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Use-mention distinction

The use-mention distinction is the distinction between using a word (or phrase, etc.) and mentioning it. In written language, mentioned words or phrases often appear between quotation marks or in italics[?]; some authorities insist that mentioned words or phrases always be made visually distinct in this manner. Used words or phrases, being more common than mentioned ones, do not have any typographic distinction.

For example,

Cheese is derived from milk.

is a statement about the substance cheese, while

Cheese is derived from a word in Old English

is a statement about the word cheese.

Putting a statement in quotation marks and attributing it to its originator is a useful way of turning a disputed statement about a subject into an undisputed statement about another statement.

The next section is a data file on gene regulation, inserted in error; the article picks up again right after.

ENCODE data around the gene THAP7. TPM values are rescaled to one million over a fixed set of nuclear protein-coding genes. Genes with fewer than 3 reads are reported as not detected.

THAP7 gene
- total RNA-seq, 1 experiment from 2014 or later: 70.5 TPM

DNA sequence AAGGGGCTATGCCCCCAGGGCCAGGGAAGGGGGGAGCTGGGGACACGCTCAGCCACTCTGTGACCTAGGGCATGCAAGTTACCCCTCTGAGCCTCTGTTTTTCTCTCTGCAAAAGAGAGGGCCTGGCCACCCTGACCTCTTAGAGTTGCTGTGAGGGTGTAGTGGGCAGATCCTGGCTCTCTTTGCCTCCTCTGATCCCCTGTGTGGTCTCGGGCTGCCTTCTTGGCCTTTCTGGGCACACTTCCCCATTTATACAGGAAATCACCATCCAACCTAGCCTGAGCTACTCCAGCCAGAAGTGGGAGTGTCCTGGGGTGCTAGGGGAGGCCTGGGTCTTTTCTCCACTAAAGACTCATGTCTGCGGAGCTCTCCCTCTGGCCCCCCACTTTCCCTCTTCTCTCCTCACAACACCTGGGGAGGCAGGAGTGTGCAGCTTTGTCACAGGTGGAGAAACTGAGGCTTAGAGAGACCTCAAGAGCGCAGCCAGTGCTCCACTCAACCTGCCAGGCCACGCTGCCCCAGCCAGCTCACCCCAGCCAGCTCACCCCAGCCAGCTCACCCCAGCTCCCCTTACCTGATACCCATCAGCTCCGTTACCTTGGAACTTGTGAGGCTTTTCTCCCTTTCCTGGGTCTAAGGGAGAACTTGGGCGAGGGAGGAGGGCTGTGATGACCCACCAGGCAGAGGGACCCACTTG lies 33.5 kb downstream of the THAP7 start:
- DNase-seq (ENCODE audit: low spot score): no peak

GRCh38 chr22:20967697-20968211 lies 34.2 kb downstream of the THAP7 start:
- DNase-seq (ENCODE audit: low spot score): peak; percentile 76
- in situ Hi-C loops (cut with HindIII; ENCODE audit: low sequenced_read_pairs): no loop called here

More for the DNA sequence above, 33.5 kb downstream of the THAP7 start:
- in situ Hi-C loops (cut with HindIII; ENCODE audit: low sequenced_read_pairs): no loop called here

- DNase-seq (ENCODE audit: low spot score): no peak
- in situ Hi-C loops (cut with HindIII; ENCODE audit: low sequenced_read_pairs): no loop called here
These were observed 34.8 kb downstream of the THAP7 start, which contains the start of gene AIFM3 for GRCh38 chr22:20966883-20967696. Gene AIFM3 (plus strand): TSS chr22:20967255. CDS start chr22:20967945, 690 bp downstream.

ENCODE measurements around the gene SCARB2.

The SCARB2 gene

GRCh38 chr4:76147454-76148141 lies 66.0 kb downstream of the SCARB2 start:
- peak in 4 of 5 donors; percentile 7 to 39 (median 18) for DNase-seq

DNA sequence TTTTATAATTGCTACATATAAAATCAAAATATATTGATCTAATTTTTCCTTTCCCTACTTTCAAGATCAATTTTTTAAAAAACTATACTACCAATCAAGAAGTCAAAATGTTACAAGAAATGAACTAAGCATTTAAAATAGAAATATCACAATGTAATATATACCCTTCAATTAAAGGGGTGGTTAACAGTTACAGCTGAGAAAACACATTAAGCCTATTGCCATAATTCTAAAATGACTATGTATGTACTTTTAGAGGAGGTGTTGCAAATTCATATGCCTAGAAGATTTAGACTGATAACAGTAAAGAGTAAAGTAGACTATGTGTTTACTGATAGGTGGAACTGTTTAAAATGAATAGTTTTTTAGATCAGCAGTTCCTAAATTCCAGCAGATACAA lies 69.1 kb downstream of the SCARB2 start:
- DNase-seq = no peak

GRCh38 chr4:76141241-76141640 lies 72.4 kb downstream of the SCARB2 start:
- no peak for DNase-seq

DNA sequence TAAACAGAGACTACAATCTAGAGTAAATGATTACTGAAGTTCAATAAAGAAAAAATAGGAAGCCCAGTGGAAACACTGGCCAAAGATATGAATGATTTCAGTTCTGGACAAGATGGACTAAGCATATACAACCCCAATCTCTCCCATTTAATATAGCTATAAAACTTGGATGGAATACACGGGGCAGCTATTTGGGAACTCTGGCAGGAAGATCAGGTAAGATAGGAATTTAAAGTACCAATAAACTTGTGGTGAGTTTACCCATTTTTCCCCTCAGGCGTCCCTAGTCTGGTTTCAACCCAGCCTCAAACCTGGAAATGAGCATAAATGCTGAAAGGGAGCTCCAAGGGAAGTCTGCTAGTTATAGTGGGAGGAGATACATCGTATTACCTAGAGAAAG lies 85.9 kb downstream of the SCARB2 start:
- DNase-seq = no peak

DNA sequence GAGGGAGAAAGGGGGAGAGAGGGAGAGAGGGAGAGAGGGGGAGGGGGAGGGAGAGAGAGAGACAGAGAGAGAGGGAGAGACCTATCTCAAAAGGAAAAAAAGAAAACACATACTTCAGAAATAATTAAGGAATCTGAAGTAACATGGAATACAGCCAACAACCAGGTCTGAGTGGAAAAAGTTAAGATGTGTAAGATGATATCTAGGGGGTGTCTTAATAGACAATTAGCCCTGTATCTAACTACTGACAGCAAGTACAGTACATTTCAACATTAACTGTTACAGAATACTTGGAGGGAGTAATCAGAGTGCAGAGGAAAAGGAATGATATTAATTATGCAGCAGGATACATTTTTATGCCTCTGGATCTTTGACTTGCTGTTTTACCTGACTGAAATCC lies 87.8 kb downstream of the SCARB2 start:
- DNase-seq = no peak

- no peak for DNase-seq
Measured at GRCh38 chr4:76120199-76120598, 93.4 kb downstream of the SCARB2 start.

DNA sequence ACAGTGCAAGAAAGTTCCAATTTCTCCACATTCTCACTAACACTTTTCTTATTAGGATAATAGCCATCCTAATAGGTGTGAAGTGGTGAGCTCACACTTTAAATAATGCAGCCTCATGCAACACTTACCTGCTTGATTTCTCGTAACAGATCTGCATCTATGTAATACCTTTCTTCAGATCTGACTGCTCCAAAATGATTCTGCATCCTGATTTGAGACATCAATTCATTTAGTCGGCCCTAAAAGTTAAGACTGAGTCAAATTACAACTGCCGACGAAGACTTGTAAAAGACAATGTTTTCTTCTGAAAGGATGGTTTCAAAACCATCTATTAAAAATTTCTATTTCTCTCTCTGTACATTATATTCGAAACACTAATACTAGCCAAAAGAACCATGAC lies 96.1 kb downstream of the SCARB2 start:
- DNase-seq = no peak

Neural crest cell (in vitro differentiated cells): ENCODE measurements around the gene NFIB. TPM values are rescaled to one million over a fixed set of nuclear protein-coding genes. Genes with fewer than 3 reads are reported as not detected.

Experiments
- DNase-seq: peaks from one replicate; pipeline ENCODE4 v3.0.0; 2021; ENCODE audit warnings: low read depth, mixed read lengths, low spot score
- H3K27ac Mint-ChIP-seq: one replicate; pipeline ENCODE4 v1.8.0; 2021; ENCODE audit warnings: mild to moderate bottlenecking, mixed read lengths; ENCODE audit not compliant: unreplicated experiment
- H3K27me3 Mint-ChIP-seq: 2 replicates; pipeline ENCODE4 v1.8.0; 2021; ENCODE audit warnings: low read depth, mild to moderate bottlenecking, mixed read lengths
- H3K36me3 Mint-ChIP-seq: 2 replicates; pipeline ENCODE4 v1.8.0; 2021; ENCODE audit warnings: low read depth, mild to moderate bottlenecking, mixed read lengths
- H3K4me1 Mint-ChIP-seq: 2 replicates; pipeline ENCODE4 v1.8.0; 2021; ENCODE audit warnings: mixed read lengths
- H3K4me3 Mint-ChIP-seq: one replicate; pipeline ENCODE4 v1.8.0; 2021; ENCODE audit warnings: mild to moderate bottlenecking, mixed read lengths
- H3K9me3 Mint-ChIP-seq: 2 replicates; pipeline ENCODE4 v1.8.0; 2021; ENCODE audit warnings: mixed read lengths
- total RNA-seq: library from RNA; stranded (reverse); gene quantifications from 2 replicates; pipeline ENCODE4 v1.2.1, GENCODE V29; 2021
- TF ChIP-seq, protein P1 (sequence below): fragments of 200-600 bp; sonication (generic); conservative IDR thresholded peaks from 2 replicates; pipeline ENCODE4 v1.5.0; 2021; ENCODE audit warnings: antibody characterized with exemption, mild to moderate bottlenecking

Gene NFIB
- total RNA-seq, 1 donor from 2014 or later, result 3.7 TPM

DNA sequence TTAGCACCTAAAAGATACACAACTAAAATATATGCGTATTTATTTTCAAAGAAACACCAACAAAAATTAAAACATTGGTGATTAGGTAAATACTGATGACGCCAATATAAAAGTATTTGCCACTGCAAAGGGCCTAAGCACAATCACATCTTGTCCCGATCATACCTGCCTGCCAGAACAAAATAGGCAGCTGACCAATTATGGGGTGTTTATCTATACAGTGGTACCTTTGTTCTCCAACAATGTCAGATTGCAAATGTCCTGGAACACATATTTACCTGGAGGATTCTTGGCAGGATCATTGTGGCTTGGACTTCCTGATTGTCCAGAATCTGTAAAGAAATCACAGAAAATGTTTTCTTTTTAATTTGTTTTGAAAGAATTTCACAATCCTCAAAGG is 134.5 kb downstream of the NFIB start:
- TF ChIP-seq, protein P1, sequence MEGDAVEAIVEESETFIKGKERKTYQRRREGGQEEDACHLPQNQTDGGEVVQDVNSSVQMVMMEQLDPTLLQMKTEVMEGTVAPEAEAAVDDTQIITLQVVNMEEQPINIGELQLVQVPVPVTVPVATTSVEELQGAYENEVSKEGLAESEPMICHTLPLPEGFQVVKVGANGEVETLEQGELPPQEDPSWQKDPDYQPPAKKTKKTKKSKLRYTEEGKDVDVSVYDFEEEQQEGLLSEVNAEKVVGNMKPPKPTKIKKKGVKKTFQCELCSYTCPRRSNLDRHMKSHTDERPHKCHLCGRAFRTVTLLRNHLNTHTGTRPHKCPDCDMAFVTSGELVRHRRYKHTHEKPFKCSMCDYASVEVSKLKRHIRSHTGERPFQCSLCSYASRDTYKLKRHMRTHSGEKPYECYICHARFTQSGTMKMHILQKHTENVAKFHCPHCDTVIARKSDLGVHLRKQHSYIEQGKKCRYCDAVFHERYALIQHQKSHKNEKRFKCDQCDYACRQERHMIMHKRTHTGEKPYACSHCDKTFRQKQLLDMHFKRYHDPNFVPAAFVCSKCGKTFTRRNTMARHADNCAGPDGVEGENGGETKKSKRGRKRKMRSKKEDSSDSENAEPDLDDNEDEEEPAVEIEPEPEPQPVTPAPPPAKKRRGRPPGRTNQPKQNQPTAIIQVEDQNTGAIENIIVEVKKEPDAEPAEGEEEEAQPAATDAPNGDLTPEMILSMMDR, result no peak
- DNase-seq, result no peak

Making a statement mention itself is an interesting way of producing logical paradoxes. There are many examples of this phenomenon in the works of Douglas Hofstadter.


In journalism, the use-mention distinction is often used when reporting on scandals. Rather than saying "Jeffrey Archer is a crook", an article might say "There have been allegations that Jeffrey Archer is a crook". Or, more concisely, "Jeffrey Archer is allegedly a crook". Journalists claim to be reporting allegations, rather than making allegations.

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